Thinking today about potential — the potential all things start out with, when the future is all hopes and intentions, a glorious blank to be filled, something to be speculated over (and really, truly, it could be anything) — and about how, gradually, time marches on until you look back and there is more behind you than in front. Thinking, too, about how to live in such a way that the result of all that potential, the daily, moment-to-moment reality of life, is where I find my satisfaction, not the speculative wish-dreams.

Because, if I am honest, it’s sad to see those wish-dreams go. It’s hard to move from a time of open-ended potential into a time where all the blanks have been filled in. I have a tendency to miss the early days of everything (college, dating, wedding planning, the newlywed years, early pregnancy) and feel bittersweet to see those plans finally carved into stone and made real, even if that is the proper culmination of all my dreaming.

Still, as CS Lewis said, “there are far, far better things ahead than any we leave behind.” And that is a comfort I cling to.

A small tribute to an ordinary moment: sitting down in a hot car, plastic sunglasses on your head, phone in the cupholder dictating directions, the afternoon a warm, breezy blank, and you feeling so independent and productive, singing along to the radio in the husky voice that is yours to borrow until this cold goes away (it’s not so bad, the cold, could be a lot worse), happy to be one of the people out and about on this bright day, feeling like you did when you were 18, back when walking into a store with your car keys jingling in your hand made you feel so grown up (and you still feel like you’re playing grownup) because you feel as light now as you did back then, just bopping around town like you’re skipping school, plenty of gas in the tank and the sky blue and enough cash in your purse to get coffee after this, if you want, or maybe you’ll return that shower curtain to Target — who knows? (the world is your oyster). One of the many small pleasures of life, the happy energy of an afternoon spent running errands.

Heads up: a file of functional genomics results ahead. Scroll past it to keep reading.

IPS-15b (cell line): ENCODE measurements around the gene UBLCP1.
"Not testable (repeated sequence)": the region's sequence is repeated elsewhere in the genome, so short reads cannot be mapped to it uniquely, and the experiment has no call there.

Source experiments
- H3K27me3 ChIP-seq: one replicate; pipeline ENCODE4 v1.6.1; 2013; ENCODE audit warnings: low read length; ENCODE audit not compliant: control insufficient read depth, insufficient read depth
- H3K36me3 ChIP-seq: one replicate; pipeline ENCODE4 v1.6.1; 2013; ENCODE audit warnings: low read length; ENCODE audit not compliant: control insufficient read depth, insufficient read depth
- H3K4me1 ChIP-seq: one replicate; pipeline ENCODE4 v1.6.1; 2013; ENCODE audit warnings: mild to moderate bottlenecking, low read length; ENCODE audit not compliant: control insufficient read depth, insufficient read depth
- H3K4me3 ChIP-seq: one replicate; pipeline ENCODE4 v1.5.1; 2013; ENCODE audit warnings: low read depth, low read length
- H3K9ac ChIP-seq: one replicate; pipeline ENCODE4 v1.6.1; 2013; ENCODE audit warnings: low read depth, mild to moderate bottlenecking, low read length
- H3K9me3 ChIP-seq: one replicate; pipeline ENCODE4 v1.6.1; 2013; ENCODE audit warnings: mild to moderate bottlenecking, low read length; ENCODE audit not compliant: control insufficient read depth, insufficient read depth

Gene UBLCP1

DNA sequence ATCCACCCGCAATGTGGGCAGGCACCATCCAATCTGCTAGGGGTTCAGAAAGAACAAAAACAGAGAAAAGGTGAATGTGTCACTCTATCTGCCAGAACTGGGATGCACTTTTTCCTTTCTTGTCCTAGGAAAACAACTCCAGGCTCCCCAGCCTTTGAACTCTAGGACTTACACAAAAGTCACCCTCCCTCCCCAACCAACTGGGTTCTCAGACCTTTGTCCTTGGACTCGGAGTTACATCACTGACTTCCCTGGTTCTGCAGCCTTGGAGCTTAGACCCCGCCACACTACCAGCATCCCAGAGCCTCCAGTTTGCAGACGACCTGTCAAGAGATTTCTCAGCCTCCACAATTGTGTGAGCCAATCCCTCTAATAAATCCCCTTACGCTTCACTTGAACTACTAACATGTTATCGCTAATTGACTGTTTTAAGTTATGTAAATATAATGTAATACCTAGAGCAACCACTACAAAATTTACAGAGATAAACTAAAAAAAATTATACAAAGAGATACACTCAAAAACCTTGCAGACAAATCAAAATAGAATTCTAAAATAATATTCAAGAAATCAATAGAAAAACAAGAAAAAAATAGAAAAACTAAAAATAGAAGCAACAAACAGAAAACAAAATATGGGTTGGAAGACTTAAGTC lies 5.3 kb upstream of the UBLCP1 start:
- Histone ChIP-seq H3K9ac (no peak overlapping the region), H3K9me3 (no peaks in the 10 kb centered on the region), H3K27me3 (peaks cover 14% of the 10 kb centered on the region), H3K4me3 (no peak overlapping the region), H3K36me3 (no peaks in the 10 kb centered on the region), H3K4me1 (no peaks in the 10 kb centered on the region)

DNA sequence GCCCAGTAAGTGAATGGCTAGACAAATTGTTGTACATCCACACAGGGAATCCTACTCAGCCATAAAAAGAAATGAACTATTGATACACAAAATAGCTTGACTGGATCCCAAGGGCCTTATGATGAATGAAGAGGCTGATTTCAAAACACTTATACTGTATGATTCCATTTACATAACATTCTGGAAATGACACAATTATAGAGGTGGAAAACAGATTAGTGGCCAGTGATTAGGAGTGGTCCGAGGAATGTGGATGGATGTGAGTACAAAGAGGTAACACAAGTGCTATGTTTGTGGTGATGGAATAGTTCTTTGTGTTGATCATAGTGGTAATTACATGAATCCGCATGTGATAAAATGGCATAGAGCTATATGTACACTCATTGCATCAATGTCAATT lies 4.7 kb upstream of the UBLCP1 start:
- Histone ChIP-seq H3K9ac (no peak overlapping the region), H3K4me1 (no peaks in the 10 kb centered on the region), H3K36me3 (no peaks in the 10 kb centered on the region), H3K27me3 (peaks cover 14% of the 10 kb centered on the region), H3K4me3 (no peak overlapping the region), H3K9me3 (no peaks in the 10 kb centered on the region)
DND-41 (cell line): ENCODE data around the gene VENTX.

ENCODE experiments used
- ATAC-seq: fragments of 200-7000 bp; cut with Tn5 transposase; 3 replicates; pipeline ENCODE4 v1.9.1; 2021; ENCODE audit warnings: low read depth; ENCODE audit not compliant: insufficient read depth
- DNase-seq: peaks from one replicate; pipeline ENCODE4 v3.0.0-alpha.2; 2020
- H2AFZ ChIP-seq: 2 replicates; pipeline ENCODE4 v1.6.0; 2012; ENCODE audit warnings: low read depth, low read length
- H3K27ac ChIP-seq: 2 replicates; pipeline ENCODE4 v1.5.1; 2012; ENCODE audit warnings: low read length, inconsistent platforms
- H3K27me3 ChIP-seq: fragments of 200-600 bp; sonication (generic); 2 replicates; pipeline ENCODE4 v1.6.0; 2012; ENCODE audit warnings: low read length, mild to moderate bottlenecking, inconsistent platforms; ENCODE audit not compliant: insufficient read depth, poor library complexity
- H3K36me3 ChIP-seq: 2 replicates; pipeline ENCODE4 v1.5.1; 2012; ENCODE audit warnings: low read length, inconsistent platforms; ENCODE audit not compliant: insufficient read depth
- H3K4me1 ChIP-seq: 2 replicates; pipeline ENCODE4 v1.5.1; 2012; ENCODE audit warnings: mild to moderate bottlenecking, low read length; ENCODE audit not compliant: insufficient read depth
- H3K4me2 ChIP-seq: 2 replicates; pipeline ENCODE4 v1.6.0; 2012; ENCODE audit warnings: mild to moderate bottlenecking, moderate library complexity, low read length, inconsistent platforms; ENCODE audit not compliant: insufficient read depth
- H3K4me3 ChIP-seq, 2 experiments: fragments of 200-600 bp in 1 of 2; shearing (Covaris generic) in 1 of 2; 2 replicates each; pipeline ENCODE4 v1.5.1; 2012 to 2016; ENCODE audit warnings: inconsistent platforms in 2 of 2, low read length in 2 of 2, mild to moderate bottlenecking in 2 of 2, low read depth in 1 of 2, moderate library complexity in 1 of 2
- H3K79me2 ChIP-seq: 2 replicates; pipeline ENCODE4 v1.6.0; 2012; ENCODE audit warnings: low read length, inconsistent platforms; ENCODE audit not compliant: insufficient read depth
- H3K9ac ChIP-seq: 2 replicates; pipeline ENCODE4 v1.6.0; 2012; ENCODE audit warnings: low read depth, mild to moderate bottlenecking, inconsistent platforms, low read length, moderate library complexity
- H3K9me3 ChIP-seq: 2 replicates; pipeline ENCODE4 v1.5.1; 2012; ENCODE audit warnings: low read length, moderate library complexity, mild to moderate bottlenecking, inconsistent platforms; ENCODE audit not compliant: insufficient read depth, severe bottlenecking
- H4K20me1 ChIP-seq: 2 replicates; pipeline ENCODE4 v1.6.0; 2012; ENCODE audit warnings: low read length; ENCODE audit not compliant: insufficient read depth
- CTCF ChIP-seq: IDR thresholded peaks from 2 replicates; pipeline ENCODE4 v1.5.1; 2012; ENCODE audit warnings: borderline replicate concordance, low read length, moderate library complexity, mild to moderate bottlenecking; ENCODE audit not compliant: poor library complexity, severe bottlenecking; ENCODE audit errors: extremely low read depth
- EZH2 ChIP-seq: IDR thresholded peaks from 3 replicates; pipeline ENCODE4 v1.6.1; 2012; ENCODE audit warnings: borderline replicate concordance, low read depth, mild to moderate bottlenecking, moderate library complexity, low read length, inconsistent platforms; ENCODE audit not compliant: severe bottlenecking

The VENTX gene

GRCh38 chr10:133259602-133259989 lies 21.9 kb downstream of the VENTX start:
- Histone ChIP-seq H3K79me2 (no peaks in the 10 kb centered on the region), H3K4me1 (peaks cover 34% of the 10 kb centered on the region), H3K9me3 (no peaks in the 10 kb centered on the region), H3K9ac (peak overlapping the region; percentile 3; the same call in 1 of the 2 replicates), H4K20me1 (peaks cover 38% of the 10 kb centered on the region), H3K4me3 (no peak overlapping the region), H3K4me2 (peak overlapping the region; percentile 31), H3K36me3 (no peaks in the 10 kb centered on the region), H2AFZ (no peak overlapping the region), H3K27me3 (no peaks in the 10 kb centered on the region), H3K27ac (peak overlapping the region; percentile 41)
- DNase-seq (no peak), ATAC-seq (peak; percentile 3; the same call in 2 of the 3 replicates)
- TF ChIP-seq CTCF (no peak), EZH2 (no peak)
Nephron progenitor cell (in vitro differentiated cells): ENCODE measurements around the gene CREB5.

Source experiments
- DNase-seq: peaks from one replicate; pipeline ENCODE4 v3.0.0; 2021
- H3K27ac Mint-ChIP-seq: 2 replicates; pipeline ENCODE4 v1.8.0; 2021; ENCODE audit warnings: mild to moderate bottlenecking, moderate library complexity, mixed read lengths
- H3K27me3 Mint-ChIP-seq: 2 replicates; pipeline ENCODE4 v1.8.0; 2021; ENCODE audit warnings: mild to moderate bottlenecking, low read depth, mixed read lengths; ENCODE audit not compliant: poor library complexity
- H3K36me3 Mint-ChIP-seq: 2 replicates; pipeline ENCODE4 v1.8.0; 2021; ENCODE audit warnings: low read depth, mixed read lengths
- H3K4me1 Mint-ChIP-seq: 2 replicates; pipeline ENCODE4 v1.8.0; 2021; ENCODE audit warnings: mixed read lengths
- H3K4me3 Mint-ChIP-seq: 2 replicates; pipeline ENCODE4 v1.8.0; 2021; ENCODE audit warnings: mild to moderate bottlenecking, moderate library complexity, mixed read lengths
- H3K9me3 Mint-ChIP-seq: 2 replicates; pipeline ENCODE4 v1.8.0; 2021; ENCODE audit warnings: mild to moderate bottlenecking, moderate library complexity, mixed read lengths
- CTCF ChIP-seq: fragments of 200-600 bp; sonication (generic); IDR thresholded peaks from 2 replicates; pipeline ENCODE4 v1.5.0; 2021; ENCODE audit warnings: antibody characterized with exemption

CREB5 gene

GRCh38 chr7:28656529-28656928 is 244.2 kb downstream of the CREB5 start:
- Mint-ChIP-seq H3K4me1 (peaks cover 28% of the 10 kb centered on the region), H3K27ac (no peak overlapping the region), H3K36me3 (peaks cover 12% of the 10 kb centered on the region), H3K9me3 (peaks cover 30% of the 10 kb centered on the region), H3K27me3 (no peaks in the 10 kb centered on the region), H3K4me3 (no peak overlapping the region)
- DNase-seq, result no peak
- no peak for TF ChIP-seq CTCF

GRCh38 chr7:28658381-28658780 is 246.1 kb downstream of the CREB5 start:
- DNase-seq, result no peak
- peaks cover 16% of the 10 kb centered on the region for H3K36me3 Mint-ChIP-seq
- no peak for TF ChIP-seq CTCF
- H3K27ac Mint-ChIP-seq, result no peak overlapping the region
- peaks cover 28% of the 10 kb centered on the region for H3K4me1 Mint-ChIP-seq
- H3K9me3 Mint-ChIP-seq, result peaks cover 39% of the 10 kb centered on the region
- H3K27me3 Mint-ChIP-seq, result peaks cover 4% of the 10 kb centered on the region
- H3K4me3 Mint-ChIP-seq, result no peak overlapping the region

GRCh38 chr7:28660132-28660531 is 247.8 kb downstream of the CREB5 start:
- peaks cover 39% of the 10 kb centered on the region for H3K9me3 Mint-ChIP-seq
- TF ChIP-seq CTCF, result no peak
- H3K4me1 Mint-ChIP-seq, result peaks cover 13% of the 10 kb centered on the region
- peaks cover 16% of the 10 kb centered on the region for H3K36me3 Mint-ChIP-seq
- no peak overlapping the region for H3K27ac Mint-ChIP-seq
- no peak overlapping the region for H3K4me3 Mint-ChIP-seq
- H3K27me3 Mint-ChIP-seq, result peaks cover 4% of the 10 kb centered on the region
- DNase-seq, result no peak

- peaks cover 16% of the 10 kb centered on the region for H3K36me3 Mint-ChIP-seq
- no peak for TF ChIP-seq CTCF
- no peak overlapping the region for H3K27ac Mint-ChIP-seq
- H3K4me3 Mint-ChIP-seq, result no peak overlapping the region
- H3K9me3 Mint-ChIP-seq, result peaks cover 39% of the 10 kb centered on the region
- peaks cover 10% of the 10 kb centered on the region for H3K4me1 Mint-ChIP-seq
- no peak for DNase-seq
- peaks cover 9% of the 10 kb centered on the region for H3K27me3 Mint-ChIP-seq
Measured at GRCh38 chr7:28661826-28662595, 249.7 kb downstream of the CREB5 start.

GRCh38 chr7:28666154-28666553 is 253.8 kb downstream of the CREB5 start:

Dear you,

I don’t know what you have on your plate this week — whether you’re breathing in this fine season or carrying something heavy, whether you are waiting (patiently, endlessly) for something dearly longed for or just struggling with the small but cumulative weight of daily things, longing only for rest. Maybe you’re in a place of searching, looking for some small whisper of assurance that you’re on the right path.

I don’t know what you’re dealing with right now. All I know is that life is a continuous interplay of light and shadow. Like the leaves that spring up seemingly overnight this time of year: fragile green flecks dancing in cold sunlight one day; big, billowy canopies of shade the next. Spring, especially, is a season of contrast: warm and cool, blustery and clear. Some days you sit out on the porch and get a sunburn, some days you have to break out your coat for what you swear will be the last time, dang it.

But is it a good season? Of course. New buds on the trees, the romance of flowers bursting to life on humble street corners, strawberries that are red all the way through, the first long, warm nights… Yes, spring, in all its caprice, is a very good season.

Maybe our own lives are full of the same light and shadow of springtime. I’ve been trying, lately, to see my own struggles as part of a whole picture. Too often, I tend to frame my whole day around what could’ve gone better, as if it’s my job to pick out and categorize everything as good or bad. But real life is a seamless mix of the easy and difficult, of the comfortable and the challenging. Gratitude can help us put the hard things in perspective, but part of finding peace, for me, has been about accepting the difficult times as part of a very good season, not something to be avoided or lamented.

Maybe (just maybe) something is busy coming to life right now, and if you only knew what it was, you’d welcome every shadowy moment of the process.

Now go buy yourself some strawberries. They’re in season, and they are absolutely delicious.

– Mel